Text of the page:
Early Tuesday afternoon, Blue Mounds State Park manager Chris Ingebretson led a group from the Department of Natural Resources through a series of warm-up exercises.
Knowing the group of about three dozen DNR staff members and a handful of others likely would be using muscles they hadn't stressed in a while, he wanted them to stretch.
• Photo gallery: Blue Mounds bison get a checkup
The group's members would need to be loose, because soon they would be guiding a herd of bison through a metal L-shaped structure of 12 gates that to send them down a series of chutes.
In theory, the last chute collars each bison and holds the animal — which can weigh up to about 2,000 pounds — in place, where veterinarians and others begin a carefully choreographed set of moves to evaluate its health.
"They're getting blood samples, being branded, having a radio transponder inserted, and being treated for worms and pink eye," said Alex Watson, a naturalist for the DNR, who monitors the bison.
This is a busy week at the state park in southwestern Minnesota. Now that the park's 97 bison have had their annual physical, they've been pronounced fit. Next up is an auction Friday in which two dozen of the bison go up for sale in an effort by the DNR and the Minnesota Zoo to manage the state's bison herd. They are expected to bring as much as $1,500 a head.
Veterinarians aim to eventually expand the herd to 500 and preserve the bison gene pool.
The first bison into the chutes, a young male, was not amused. He kicked the metal contraption with his sharp hooves and butted the gates with his head and horns. It was a noisy but fairly typical example of how the day went; some bison made less of a ruckus, others more.
But after a few minutes, the entire exam was over, unless workers needed to brand a bison. Their goal was to keep each animal's stress low. When the exam was over, the bison galloped out to a waiting pile of prairie hay. A few passed up the peace offering and headed out onto the range.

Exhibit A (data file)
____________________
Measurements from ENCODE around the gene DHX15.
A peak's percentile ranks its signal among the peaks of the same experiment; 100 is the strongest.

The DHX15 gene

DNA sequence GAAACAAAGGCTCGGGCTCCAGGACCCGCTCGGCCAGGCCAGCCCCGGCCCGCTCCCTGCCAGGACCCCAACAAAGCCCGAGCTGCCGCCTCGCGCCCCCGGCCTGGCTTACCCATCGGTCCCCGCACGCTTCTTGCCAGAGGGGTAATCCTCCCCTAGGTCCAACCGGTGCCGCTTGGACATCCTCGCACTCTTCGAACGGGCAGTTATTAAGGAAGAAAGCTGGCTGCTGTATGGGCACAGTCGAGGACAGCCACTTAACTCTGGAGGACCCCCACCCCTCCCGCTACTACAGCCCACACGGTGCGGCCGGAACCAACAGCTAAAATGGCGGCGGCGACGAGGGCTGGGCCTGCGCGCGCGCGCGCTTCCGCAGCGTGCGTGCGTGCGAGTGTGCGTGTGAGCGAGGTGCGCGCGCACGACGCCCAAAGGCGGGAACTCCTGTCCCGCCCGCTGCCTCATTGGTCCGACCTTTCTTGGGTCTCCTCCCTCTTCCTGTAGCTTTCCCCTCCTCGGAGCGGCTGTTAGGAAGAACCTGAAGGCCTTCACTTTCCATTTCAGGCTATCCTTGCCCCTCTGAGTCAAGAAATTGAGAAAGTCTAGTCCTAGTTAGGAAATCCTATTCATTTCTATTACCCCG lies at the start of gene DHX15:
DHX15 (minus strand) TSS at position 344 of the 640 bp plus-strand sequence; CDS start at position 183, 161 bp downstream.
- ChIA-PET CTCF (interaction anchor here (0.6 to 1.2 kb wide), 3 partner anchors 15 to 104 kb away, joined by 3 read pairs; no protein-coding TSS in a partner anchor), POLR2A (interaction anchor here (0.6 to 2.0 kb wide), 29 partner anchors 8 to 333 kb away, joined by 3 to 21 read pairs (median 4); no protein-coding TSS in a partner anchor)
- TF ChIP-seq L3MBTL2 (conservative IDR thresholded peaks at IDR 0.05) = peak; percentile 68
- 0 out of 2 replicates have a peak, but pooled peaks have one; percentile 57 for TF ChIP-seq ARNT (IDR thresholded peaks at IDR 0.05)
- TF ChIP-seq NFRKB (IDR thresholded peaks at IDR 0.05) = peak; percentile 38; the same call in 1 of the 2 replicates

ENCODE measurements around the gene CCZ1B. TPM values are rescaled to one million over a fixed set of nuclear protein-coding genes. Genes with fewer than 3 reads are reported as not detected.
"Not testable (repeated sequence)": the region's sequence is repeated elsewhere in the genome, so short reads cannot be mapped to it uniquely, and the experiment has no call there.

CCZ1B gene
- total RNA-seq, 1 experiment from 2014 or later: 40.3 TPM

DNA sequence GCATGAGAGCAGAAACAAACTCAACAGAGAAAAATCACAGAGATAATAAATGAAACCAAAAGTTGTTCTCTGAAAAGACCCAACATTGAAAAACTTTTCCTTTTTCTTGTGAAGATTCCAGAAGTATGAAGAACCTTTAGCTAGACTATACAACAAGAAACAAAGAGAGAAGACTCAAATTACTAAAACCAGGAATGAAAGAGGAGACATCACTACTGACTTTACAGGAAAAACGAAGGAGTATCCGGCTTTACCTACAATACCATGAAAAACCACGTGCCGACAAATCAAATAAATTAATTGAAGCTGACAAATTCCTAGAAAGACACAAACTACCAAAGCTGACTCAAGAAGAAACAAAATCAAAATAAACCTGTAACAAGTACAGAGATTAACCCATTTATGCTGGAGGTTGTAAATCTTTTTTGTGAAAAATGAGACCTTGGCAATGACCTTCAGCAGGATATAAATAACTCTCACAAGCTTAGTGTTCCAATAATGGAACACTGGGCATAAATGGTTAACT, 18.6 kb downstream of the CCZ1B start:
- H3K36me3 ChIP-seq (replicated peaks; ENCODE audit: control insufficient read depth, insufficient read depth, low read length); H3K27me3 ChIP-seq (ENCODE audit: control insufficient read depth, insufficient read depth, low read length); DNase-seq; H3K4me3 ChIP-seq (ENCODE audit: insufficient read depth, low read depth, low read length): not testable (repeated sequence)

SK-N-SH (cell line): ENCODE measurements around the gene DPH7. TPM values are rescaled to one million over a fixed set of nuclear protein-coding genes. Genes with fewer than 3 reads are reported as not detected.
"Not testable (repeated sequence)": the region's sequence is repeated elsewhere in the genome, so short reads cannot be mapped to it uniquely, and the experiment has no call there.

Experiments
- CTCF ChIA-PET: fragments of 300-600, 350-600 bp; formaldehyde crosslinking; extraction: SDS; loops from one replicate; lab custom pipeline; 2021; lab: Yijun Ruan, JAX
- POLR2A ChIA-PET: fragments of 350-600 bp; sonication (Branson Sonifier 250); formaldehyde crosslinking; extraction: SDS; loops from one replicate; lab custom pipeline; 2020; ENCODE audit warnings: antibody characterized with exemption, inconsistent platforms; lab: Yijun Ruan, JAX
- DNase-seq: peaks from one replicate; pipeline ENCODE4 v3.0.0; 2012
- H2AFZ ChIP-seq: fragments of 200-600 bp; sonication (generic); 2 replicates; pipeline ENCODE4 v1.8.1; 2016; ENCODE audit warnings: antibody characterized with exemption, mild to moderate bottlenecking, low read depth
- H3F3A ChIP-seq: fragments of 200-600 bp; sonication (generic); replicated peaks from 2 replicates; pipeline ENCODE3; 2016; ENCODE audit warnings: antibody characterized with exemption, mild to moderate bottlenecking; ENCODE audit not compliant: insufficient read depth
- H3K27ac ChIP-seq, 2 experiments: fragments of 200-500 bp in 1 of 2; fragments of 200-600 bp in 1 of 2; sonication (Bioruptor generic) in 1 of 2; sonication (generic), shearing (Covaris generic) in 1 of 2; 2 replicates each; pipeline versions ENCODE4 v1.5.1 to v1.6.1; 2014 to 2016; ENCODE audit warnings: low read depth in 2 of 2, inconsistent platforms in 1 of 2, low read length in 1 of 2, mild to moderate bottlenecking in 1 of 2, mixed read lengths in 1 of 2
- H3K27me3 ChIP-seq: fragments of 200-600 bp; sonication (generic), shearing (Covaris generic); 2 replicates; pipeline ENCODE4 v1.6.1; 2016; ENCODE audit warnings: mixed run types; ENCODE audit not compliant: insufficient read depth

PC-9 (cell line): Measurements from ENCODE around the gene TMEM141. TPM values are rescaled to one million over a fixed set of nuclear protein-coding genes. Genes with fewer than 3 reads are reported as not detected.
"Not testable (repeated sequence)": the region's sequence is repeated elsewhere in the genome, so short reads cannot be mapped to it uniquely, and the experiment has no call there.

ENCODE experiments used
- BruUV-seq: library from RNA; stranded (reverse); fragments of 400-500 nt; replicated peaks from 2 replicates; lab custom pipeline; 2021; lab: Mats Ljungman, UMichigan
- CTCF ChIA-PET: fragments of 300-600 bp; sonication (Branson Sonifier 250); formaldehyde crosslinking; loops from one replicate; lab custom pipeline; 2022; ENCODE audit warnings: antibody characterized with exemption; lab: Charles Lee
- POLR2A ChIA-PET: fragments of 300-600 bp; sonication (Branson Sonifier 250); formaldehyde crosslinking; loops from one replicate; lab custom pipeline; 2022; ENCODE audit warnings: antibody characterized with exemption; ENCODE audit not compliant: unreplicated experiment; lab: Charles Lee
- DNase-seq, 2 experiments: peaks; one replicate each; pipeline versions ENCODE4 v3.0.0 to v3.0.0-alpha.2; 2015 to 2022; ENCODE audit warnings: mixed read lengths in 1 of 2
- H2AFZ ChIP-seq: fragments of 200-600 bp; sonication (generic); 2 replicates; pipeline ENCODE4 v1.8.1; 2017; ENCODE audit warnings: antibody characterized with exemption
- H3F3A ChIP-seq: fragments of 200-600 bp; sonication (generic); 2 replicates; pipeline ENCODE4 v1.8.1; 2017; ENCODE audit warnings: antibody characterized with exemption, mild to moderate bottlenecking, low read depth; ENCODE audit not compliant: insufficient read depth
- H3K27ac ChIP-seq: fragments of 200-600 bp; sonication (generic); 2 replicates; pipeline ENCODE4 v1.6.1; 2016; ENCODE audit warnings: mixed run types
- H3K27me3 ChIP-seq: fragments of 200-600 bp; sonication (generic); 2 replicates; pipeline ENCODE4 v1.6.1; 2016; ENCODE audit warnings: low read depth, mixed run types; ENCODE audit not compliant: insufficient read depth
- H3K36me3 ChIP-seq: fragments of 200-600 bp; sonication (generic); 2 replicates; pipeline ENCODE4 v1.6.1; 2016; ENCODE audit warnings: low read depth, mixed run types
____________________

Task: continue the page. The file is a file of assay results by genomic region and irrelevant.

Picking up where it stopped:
"They're very healthy," Minneapolis Zoo veterinarian Rachel Thompson said. "We're quite impressed with the disease surveillance we've done; we've found very few concerns."
Blue Mounds gets its name from the rocky spine of Sioux quartzite that slices through southwestern Minnesota. Anyone who approaches the 100-foot mound will see blue in the distance.
Unlike nearby fields thick with corn and soybeans the Blue Mounds soil is rocky and thin, said Ingebretson, the park manager.
"Really couldn't run a plow through this land," he said. "There's rock just about everywhere in the park and Rock County where we are is named for that."
Although the land is not suitable for farming, it is good enough for six-foot-high stands of blue stem and other prairie grasses that make up most of the diet of the Blue Mounds bison herd.
The first three animals came to the park in 1961 from Nebraska. These days, the herd roams 533 fenced-in acres of the 1,830-acre park. But the ideal number would be about 70, as bison need a lot of room — from five to 15 acres each, said Watson, the DNR naturalist.
At Blue Mounds, the bison do well. The calves born each spring weigh in at about 45 pounds. By fall, they reach 400 pounds.
As the calves grow, they are hilarious to watch, said park office manager Kathy Deuschle said.
"It's like ring around the rosy and under mom, and you can see them out there just running like crazy," she said. "They don't walk, they sort of jump."
An adult bison can jump five feet in the air, which is why the Blue Mounds fences are nearly six feet tall.
Ingebretson said the bison graze as a herd, creating a black patch of heads, humps and tails as they munch their way through the day.